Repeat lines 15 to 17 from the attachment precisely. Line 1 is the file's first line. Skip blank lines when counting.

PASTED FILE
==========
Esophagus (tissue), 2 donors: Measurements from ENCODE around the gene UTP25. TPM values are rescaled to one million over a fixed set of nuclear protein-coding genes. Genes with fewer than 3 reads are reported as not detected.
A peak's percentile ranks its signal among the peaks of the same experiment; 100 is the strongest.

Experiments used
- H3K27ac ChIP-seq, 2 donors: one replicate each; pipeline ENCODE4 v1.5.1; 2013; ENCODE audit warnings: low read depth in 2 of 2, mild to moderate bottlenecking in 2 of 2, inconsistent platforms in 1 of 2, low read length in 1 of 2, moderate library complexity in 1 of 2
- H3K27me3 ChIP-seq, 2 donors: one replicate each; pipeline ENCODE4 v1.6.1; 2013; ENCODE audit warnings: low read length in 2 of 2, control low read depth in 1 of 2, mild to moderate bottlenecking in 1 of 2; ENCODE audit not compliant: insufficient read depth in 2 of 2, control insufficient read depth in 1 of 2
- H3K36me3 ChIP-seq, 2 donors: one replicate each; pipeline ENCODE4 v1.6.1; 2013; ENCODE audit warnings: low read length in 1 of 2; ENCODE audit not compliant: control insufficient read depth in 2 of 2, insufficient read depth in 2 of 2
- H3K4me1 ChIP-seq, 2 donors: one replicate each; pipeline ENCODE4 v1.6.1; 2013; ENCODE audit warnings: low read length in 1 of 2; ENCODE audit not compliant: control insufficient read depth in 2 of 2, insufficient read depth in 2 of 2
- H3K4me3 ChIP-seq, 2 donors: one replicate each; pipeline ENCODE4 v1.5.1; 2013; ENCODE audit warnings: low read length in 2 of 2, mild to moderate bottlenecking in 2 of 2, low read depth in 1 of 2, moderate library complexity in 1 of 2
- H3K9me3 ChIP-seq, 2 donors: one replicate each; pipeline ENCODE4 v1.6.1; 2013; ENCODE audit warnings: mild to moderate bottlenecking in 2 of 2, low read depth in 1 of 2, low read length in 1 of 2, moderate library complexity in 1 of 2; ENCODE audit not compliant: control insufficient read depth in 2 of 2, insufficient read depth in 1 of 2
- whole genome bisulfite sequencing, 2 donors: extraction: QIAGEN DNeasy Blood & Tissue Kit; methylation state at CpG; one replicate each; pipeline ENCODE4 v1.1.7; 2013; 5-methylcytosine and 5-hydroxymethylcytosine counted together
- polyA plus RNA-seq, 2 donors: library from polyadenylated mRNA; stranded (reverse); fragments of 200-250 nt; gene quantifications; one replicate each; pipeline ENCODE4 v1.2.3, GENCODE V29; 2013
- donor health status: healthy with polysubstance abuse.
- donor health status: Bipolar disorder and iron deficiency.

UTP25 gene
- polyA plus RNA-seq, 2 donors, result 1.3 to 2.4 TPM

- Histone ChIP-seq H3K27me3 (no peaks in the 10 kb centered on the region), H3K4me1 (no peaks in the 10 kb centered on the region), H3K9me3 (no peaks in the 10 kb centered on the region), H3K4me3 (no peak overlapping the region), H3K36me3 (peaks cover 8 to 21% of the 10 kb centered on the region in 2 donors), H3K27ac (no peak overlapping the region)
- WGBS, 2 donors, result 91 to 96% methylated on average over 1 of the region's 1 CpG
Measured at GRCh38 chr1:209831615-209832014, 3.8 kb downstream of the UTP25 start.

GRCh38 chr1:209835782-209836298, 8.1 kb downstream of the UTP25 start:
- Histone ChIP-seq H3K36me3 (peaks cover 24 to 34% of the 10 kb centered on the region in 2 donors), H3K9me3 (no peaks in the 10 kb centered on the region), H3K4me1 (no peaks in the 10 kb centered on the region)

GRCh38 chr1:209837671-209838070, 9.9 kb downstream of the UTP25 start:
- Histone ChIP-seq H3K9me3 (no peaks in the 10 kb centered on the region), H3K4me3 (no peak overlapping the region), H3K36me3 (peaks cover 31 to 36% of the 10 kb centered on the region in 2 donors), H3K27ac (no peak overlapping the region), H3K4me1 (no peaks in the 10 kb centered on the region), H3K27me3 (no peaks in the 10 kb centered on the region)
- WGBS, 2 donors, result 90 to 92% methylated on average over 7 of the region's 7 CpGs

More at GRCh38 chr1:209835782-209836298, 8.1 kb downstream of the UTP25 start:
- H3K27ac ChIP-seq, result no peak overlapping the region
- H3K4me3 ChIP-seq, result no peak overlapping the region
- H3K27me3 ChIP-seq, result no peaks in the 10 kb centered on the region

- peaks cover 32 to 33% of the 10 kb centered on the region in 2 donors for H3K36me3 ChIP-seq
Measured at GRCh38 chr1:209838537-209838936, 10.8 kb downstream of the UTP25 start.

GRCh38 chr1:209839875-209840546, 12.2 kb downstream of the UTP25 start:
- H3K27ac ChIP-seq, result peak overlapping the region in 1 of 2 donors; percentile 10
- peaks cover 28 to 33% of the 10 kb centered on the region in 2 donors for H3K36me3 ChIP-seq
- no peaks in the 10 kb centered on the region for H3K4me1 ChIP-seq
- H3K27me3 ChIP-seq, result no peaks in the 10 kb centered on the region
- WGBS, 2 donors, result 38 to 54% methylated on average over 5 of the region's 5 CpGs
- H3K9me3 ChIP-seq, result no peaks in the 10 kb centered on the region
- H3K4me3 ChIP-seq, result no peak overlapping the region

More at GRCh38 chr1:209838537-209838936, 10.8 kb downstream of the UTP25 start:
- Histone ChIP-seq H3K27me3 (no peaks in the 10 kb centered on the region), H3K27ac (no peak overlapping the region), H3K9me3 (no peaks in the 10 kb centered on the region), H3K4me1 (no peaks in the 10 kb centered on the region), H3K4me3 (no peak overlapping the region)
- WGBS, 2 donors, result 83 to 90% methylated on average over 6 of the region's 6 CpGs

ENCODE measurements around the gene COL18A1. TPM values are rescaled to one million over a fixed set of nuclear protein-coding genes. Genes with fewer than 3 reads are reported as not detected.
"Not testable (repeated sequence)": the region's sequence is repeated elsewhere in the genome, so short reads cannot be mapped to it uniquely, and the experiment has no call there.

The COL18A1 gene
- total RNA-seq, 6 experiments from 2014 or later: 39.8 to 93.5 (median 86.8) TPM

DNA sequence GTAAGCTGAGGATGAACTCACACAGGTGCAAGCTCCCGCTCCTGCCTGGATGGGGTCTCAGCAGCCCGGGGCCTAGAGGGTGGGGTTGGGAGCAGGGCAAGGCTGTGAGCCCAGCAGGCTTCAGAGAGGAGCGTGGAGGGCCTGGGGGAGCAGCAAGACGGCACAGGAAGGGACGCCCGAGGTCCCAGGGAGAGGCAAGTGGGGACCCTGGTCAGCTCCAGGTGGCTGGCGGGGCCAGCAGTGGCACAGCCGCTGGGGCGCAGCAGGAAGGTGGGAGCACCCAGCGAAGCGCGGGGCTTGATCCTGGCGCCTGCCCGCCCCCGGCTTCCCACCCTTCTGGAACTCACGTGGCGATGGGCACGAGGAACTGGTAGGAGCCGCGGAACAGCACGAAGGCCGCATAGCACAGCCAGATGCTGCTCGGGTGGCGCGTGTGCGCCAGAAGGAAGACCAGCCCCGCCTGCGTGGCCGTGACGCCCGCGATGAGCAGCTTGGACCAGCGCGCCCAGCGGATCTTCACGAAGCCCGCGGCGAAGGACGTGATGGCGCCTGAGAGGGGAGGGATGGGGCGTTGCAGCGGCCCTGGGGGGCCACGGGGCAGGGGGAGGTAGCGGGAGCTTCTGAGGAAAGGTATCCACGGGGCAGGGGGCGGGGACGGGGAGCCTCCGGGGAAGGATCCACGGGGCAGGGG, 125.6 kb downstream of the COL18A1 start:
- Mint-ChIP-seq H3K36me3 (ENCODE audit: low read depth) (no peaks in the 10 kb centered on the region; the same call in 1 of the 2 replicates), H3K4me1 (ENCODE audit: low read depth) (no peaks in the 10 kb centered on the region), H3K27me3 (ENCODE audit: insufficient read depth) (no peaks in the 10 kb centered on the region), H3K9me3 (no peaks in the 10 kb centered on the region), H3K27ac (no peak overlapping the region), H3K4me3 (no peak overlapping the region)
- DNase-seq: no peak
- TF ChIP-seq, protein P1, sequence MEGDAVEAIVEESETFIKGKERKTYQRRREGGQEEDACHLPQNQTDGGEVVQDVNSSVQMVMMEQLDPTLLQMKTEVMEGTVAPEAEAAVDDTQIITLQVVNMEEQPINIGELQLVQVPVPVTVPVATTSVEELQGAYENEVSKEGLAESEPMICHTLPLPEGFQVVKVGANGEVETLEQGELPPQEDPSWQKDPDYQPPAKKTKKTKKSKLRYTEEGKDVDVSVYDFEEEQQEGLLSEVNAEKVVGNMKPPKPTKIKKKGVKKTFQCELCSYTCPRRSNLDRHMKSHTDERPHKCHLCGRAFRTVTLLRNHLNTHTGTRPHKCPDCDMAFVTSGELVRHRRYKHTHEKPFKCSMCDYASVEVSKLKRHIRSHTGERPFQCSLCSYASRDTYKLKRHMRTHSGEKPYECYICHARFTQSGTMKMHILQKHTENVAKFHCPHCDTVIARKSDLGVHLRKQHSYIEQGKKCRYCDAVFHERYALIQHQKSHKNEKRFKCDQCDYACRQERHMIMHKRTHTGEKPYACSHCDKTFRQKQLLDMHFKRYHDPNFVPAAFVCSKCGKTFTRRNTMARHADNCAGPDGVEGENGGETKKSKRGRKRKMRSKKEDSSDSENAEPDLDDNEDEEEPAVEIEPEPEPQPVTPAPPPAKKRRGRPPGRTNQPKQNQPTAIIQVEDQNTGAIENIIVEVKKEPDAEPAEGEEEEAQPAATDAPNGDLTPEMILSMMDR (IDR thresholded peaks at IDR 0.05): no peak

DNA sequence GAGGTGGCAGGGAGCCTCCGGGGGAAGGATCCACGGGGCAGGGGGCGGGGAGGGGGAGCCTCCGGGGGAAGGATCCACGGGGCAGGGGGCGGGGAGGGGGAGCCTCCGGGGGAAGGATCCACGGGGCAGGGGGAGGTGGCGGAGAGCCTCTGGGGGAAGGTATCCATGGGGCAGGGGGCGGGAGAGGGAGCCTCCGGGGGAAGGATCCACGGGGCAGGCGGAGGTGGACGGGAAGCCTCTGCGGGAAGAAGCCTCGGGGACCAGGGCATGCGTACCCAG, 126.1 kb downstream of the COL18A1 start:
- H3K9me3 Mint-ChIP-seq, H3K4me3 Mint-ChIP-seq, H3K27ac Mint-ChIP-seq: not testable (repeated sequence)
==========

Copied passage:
- polyA plus RNA-seq, 2 donors, result 1.3 to 2.4 TPM

- Histone ChIP-seq H3K27me3 (no peaks in the 10 kb centered on the region), H3K4me1 (no peaks in the 10 kb centered on the region), H3K9me3 (no peaks in the 10 kb centered on the region), H3K4me3 (no peak overlapping the region), H3K36me3 (peaks cover 8 to 21% of the 10 kb centered on the region in 2 donors), H3K27ac (no peak overlapping the region)
- WGBS, 2 donors, result 91 to 96% methylated on average over 1 of the region's 1 CpG